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Guidance and Counselling in Higher Education


12.Educational Support and Guidance

12.6Guidance and Counselling in Higher Education

Last update: 19 July 2022

Academic Guidance

Academic guidance at universities

According to the University Act, Danish universities must offer students at bachelor and master level guidance about their current programme, access requirements for master and PhD programmes and subsequent employment opportunities. Each university is free to decide how and by whom this guidance is offered. In general, completion guidance and career guidance is divided between different bodies.

The universities publish and maintain instructions about bachelor and master programmes with examples of professions and jobs that these programmes may lead to. They also provide information about options and recommended configurations of the programme of interest to the student, including choice of master programme after completion of a bachelor's degree.

Furthermore, the universities have an obligation to give students who have been delayed in their studies special guidance in order for them to continue their education.

The area of academic guidance in higher education is regulated by the Ministry of Higher Education and Science.

Academic guidance at business academies and university colleges

The Act on Business Academies and the University Colleges states that in order to retain the students, the schools must offer support to the students who need it. Thus, the business academies and university colleges are obliged to support students in a way that enables them to complete their education. Students enrolled in an academy profession programme or professional bachelor programmes will therefore be able to receive support from the school staff such as teachers, guidance counsellors or other professional staff supporting students in various ways. This support is offered in cooperation with the regional guidance centres (studievalg).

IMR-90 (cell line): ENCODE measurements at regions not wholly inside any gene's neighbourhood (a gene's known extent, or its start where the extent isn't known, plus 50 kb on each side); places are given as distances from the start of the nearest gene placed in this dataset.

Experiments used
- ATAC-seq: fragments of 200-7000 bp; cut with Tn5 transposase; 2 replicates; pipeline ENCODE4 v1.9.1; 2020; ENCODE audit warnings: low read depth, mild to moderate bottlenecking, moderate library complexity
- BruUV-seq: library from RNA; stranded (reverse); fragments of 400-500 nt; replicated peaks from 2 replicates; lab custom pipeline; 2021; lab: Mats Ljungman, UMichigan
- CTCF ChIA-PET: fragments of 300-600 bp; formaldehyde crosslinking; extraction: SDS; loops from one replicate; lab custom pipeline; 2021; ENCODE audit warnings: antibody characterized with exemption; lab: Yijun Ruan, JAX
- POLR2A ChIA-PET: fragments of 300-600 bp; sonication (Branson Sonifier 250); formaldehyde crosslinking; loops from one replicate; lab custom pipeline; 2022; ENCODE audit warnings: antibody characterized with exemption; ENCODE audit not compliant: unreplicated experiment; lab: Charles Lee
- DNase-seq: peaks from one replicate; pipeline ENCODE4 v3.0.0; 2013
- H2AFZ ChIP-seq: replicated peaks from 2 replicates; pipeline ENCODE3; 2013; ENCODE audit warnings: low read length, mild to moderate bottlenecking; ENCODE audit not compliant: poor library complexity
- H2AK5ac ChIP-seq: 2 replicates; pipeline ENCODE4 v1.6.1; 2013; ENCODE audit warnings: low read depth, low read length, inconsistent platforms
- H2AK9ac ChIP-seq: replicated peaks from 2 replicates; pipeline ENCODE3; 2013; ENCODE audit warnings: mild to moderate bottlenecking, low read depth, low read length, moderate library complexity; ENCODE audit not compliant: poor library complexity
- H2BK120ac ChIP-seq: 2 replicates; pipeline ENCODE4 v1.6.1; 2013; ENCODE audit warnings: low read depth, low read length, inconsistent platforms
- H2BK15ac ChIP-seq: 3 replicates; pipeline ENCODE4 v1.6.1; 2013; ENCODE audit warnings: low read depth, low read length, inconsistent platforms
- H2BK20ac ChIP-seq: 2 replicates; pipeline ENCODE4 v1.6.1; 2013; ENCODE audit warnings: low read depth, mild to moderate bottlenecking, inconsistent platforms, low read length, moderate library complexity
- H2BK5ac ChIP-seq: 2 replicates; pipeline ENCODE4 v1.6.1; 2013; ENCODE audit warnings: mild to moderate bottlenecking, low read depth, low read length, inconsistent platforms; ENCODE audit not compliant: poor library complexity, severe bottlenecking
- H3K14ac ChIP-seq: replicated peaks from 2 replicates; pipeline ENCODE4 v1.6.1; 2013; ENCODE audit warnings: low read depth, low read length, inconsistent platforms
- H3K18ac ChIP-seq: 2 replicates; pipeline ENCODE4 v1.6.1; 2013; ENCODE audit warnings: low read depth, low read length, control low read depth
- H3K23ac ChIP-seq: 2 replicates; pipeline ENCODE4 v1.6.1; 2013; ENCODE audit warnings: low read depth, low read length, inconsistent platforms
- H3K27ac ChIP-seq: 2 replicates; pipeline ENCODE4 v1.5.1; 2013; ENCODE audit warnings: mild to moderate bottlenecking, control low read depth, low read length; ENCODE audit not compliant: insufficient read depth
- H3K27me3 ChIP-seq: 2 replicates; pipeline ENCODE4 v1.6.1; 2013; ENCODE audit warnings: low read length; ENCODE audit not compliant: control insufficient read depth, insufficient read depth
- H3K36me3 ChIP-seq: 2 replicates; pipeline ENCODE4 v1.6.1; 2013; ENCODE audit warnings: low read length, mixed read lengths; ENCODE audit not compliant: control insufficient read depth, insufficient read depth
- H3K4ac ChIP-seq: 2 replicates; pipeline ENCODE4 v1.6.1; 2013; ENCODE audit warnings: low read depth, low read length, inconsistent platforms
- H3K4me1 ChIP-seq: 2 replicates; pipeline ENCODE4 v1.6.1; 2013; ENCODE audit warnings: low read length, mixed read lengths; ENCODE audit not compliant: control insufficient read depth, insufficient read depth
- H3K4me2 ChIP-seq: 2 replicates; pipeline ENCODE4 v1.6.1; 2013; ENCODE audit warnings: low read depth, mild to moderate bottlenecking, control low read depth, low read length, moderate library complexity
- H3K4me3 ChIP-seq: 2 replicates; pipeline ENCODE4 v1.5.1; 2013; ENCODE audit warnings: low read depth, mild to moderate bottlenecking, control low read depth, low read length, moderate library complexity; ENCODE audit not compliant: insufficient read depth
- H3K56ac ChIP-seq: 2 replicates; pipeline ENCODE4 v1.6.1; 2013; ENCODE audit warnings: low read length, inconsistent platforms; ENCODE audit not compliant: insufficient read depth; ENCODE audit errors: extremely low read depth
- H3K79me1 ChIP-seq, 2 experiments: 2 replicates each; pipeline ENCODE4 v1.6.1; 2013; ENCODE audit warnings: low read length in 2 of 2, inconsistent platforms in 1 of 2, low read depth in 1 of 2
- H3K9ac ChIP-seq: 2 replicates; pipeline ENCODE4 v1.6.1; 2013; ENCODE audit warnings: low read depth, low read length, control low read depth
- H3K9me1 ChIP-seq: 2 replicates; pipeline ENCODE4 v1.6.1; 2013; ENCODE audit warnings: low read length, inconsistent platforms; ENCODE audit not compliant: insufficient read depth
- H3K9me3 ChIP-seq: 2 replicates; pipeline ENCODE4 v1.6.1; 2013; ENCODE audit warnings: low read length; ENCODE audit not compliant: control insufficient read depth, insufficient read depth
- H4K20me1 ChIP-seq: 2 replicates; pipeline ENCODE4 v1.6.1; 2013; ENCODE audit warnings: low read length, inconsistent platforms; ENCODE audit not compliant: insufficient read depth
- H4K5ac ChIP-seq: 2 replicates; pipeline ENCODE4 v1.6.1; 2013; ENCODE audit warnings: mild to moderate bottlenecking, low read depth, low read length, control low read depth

Psychological guidance

The Ministry of Higher Education and Science offers a free public service, the Student Counselling Service, that offers social, psychological and psychiatric counselling and treatment to students at higher educational institutions. The counsellors are psychologists, social workers with psychotherapeutic training and psychiatric specialist physicians.

Career guidance

Higher educational institutions in Denmark are responsible for offering academic counselling to the students according to the University Act.

The universities are obliged to offer counselling specifically to belated students to help them continue their education. The institutions are free to choose their methods and choose the appropriate staff to support students in completing their education.

Most of the higher educational institutions have their own career centres which offer career counselling. Copenhagen Business School’s career centre, for example, offers seminars, events, career fairs, networking, help with CV, cover letter, job interview and career clarification. However, it varies how much the different institutions offer with regards to events, seminars, networking meetings etc. but as a minimum, counselling will be available.

Students are often employed as career counsellors to undertake guidance in relation to students cf. the Circular on Collective Agreement for Student Teachers at Universities etc.